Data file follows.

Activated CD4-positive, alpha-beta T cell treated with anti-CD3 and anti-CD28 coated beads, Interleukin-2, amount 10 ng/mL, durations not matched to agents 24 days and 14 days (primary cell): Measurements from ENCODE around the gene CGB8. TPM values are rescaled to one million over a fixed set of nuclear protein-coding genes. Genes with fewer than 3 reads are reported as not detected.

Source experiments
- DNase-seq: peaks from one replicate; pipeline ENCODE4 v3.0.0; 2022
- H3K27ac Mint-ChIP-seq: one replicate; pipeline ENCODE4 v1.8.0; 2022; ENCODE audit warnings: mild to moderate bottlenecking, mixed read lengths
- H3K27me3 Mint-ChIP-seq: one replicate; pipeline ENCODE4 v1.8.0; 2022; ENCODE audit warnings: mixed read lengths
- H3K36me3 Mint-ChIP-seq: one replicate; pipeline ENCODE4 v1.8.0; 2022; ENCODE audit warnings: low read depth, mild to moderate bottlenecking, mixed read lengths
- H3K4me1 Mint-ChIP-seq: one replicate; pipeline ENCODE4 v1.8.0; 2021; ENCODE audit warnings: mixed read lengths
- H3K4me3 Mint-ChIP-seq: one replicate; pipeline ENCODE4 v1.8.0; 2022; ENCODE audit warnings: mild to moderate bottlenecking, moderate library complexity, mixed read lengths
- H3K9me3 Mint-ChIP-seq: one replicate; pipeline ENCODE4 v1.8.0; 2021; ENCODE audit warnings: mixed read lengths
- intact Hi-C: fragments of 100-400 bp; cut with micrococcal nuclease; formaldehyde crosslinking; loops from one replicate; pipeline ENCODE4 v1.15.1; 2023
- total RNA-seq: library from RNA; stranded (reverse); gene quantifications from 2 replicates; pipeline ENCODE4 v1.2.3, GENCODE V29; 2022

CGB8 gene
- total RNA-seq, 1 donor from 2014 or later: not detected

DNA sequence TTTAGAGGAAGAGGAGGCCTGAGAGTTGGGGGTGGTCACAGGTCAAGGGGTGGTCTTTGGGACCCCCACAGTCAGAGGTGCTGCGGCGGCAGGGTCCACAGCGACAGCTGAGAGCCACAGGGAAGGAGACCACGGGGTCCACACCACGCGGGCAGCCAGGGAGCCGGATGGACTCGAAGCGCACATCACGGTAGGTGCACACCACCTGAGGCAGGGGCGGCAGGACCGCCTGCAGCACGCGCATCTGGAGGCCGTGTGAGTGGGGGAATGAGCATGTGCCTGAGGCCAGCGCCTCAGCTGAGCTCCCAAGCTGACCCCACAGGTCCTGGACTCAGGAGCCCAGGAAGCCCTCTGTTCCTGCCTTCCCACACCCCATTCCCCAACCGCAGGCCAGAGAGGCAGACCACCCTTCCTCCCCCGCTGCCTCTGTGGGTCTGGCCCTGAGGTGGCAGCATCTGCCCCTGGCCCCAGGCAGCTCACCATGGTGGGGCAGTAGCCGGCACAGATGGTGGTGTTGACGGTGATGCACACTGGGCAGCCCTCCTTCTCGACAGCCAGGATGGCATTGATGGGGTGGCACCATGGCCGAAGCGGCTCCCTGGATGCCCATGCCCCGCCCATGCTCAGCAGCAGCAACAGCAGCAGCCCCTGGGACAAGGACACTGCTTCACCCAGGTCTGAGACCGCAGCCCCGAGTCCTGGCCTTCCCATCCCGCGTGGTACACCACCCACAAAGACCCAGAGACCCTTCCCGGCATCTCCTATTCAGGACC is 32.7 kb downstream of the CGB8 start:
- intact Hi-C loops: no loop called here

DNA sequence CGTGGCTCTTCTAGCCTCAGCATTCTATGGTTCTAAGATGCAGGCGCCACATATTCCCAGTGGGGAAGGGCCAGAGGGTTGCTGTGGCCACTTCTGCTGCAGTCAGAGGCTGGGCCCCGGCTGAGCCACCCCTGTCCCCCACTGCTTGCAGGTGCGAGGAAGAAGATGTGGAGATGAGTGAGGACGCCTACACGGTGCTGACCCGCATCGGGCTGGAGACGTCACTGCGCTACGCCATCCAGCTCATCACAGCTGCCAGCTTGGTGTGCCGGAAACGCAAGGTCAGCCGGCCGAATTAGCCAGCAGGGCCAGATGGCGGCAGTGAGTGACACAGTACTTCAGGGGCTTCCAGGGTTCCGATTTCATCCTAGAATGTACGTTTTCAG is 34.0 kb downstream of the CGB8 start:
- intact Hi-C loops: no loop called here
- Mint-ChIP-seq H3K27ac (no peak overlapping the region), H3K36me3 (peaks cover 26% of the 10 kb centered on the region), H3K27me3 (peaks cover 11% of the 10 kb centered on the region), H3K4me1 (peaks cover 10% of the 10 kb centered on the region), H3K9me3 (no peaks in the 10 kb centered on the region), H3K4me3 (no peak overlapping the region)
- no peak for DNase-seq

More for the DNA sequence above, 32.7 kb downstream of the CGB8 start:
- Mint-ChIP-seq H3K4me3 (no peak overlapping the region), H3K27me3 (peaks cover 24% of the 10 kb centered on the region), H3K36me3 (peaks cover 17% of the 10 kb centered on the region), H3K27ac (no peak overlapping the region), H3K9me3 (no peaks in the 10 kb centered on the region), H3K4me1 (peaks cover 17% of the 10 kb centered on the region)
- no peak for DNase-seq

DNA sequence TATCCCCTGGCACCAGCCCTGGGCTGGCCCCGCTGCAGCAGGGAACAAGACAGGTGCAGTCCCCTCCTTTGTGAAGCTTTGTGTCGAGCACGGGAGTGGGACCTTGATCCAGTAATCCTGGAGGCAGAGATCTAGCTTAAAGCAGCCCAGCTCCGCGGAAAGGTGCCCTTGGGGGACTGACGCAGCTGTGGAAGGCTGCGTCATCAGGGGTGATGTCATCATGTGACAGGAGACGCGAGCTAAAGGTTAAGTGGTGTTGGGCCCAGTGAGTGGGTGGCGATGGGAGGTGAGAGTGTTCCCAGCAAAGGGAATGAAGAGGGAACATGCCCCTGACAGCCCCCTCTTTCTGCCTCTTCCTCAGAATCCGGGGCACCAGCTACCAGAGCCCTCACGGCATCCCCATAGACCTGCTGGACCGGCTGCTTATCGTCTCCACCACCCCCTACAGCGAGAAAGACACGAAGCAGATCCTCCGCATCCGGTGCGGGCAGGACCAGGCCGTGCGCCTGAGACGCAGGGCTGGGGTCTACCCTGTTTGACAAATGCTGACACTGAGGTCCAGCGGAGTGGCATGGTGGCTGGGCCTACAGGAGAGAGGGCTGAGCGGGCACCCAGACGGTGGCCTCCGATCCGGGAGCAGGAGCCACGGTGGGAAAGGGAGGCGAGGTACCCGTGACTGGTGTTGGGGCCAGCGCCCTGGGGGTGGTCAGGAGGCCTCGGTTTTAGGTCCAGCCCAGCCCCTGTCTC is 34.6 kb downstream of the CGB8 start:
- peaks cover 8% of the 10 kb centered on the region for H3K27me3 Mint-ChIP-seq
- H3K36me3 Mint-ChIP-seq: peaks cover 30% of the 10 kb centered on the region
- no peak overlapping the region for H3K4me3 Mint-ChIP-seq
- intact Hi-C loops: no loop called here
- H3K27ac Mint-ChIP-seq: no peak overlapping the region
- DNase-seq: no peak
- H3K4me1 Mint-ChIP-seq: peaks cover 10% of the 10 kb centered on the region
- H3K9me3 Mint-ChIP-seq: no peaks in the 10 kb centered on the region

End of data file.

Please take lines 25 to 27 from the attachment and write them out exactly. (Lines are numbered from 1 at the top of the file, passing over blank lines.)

- H3K36me3 Mint-ChIP-seq: peaks cover 30% of the 10 kb centered on the region
- no peak overlapping the region for H3K4me3 Mint-ChIP-seq
- intact Hi-C loops: no loop called here